It’s perhaps fitting on this Easter weekend (I’m Jewish, BTW, so happy Passover!) that I bring to you a story of a surprising resurrection–as well as the announcement of a new project I’m very excited about. The short of it is, I will soon be debuting a brand new podcast series. It’s an audio drama, a science fiction saga called Double Perigee. It will begin running sometime in April. I’m hard at work on scripts, recording and production, all of that same stuff I do on my history podcast Second Decade, and I’m in the final stages of figuring out the logistics of where the podcast will be hosted and such. But the bulk of this article–which will stretch into at least one more part–is the story behind Double Perigee, which reaches back into the past on several levels, and also, I think, tells us something about our present.
But first, the story. Double Perigee takes place in some other part of our galaxy which is torn by a destructive and large-scale war between three powerful civilizations, each jockeying for dominance in space. A young man, Raljebi, a Caprionese–the humanoid civilization–is cooling his heels at university on the distant planet of Algeron, mainly so he can avoid being drafted. A staunch opponent of the war, Raljebi’s best friend, Quilq, is a citizen of the Menkarian Empire, the race of reptilian beings with whom his planet is at war. Each estranged from their families and planets, the unlikely friends decide to drop out of school and take refuge on another planet where there’s rumored to be a groovy colony of peace protesters from every inhabited world. Raljebi’s search for peace and meaning in a war-torn universe ultimately becomes a quest for himself, as he finds tragedy, heartbreak, love and meaning in a host of unexpected and often dangerous situations.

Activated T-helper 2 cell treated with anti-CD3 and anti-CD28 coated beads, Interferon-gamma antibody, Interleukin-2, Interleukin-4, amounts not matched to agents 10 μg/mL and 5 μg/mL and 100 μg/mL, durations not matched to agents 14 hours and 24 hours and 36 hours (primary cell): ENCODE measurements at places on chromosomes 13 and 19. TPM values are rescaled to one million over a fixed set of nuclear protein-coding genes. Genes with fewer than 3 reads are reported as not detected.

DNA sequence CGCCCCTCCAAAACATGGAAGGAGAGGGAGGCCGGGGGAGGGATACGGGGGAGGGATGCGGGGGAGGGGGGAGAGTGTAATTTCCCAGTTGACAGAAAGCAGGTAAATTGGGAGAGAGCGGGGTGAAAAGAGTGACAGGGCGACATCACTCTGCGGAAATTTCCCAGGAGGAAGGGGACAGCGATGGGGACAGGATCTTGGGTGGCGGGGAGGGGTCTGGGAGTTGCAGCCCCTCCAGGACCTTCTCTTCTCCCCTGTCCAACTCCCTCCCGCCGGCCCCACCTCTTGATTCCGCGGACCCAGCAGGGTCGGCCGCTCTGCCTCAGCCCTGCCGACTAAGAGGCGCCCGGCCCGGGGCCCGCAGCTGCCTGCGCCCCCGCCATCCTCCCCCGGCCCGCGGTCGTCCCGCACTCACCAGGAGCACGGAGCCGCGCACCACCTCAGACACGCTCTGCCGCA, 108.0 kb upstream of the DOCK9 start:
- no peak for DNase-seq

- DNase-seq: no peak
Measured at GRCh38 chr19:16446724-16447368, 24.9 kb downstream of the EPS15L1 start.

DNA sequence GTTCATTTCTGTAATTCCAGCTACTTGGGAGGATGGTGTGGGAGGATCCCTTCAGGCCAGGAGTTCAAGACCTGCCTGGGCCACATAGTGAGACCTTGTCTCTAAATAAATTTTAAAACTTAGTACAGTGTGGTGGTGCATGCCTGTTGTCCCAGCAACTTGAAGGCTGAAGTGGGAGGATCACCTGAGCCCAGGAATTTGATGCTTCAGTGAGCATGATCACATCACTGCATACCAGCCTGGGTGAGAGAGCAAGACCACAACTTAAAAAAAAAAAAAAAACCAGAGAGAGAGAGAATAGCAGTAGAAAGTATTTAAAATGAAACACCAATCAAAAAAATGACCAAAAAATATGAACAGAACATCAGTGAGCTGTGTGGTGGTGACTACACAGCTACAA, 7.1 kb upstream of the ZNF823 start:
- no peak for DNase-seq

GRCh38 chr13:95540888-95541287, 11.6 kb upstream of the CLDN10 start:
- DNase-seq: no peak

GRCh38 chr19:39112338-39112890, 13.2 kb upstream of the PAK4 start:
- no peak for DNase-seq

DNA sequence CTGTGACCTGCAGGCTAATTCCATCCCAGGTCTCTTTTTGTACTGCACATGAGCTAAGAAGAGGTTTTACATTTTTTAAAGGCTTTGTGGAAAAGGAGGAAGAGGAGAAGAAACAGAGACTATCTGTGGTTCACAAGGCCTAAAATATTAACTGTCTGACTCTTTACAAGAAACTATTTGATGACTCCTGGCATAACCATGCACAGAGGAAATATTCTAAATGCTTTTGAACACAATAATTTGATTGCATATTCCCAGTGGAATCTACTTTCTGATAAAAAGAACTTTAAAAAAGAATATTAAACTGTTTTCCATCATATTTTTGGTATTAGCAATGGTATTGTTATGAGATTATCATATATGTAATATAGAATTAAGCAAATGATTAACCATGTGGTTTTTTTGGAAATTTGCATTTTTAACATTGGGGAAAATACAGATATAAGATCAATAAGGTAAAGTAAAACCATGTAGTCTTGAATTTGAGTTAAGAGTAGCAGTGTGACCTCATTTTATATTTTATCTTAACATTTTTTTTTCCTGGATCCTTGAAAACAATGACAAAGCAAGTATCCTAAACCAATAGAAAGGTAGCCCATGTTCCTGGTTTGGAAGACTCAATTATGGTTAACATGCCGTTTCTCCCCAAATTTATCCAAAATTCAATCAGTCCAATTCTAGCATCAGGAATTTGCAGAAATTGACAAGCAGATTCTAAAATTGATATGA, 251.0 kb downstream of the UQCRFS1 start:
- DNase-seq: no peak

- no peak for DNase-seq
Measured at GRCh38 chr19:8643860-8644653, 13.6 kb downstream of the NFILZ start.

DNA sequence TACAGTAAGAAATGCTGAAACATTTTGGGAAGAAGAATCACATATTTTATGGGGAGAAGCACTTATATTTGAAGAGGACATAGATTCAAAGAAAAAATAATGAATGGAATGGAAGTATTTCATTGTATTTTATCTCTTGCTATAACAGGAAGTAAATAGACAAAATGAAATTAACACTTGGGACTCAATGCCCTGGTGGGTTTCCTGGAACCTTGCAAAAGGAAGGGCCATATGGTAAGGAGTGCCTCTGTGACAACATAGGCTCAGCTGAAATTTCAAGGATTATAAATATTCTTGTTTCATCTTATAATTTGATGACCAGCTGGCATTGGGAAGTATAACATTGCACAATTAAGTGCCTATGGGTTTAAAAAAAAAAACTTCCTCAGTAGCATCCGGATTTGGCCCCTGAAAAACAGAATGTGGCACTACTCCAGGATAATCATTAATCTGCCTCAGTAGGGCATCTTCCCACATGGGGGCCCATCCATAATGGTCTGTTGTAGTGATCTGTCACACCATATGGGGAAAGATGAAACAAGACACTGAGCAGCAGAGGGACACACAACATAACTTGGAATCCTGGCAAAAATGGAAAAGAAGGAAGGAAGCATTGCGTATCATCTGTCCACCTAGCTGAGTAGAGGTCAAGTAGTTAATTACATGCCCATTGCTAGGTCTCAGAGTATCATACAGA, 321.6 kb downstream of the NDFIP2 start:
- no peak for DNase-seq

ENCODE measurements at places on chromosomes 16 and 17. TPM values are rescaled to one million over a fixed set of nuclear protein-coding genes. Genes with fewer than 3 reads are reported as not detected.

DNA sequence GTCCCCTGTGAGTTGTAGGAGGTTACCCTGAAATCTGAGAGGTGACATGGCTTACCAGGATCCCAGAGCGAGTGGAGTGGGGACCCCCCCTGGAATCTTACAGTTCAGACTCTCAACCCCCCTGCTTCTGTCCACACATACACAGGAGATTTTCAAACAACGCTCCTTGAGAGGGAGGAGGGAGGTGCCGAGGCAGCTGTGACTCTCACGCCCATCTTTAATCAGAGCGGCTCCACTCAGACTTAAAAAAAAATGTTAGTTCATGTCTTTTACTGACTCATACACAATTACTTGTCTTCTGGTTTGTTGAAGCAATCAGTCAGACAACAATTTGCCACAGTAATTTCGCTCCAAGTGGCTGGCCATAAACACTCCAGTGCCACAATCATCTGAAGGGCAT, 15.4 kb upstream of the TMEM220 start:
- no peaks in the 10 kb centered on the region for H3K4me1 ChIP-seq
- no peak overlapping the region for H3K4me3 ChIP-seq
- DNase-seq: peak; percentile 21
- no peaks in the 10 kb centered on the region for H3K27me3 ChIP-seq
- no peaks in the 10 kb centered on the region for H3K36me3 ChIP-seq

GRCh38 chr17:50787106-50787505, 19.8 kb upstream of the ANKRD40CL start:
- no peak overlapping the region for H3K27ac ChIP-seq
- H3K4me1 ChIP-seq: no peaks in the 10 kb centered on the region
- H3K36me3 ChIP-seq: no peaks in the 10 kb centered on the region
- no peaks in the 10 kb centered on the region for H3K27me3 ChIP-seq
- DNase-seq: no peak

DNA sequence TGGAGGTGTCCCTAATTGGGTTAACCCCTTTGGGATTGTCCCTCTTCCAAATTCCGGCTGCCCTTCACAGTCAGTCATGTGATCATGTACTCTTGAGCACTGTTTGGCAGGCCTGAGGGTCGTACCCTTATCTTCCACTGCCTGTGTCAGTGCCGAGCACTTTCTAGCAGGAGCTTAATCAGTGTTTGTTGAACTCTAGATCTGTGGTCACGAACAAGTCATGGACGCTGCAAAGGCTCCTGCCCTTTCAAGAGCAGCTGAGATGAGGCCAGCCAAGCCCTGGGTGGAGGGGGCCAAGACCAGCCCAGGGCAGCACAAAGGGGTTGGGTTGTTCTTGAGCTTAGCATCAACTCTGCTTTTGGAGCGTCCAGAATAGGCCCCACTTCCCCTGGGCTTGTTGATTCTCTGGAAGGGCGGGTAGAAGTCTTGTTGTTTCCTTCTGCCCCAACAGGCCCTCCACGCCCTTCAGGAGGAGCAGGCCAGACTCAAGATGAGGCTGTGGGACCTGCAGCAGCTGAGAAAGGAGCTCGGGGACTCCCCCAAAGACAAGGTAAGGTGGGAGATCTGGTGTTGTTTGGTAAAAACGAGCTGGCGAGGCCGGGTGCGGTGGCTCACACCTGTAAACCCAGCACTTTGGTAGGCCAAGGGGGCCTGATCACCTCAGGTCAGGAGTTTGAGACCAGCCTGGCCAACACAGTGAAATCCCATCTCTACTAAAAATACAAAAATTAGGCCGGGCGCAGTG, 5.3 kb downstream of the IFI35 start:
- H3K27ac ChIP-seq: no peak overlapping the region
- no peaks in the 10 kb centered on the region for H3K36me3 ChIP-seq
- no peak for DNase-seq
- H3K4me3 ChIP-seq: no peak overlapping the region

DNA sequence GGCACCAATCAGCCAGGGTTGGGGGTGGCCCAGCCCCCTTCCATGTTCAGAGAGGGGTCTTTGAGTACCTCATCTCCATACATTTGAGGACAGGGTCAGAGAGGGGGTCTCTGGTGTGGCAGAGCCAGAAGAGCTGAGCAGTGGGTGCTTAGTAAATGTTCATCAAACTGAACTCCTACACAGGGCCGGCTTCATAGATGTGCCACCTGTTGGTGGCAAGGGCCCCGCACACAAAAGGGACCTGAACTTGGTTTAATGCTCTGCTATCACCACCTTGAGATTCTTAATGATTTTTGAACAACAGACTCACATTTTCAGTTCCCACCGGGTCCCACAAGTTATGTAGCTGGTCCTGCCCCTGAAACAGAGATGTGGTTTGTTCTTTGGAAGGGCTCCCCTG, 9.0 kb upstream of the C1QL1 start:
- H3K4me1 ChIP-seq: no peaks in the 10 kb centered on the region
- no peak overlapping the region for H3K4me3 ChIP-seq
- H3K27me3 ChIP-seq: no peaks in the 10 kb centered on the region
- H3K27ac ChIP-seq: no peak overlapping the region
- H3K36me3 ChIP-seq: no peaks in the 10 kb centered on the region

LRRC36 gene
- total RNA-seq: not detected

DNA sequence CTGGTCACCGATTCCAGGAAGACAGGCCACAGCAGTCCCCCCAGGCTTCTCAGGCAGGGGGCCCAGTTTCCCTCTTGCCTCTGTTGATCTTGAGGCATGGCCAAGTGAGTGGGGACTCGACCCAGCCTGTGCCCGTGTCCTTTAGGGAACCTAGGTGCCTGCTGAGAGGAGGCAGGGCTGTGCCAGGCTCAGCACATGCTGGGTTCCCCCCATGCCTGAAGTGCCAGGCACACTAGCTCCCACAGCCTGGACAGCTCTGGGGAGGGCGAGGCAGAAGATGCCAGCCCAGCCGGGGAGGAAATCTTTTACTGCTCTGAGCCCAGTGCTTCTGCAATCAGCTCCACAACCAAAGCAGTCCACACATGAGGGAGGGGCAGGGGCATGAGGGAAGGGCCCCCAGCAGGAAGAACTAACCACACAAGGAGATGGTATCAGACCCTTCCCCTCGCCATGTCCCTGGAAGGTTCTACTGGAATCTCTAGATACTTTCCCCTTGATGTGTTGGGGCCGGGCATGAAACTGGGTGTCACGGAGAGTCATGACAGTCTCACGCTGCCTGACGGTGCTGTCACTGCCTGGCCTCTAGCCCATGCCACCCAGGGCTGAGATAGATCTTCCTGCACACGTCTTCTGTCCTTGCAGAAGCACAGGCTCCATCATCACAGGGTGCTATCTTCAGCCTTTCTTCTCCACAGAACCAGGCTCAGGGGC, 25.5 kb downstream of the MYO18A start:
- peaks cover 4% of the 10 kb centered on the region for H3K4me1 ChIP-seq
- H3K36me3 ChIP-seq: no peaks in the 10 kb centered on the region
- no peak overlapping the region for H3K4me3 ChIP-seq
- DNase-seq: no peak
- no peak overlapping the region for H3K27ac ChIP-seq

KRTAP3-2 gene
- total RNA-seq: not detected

This was me in the early 1990s, about the time I began writing the story that would eventually become Double Perigee. I don’t look like this today!
Double Perigee is one of my very oldest stories. It’s amazing to me that it swam back to my consciousness and the forefront of my creative priorities so recently, because I first began working on it, if you can believe it, 25 years ago–an entire generation. Indeed, what is ultimately becoming this podcast began as a short story, entitled “Goodbye, Algeron,” which I turned in as an assignment for a creative writing class at the University of New Mexico in April 1993, exactly a quarter century before its premiere as a podcast will take place. The seed of the “Goodbye, Algeron” idea, which focused on the characters of Raljebi and Quilq and their decision to drop out of college to join an interstellar hippie commune, ultimately ripened into a novel, then called The Farthest Forever, which I finished five years later in the spring of 1998. Although I did quite a bit of tinkering with the manuscript in the early 2000s to try to get it published, I was always unsatisfied with the subsequent versions. The scripts I’ve been writing for Double Perigee are taken very closely from that 1998 draft, whose first two chapters use the original “Goodbye, Algeron” story from 1993 almost unchanged.
In fact, believe it or not, Double Perigee/The Farthest Forever has roots that go back even farther than that. The real genesis of the idea was a brief turn at developing a science fiction role-playing game with a friend of mine back in 1985, when we were in seventh grade. I remember one afternoon we were looking at a star map–which I still have–and picking from it names of real stars to serve as our fictional RPG locations. My friend, Chris, in fact decided that the “Menkarians” (Menkar is a real star, called Ceti Alpha) should be reptilian creatures; this predated by many years the appearance of ridiculous “shape shifting reptilians” conspiracy theories that are themselves something out of pulp science fiction. The RPG never went anywhere, but years later I used its basic concepts for “Goodbye, Algeron.” So Double Perigee, which will premiere in April 2018, has a pedigree going back 33 years, longer ago than probably many people who will listen to it have been alive.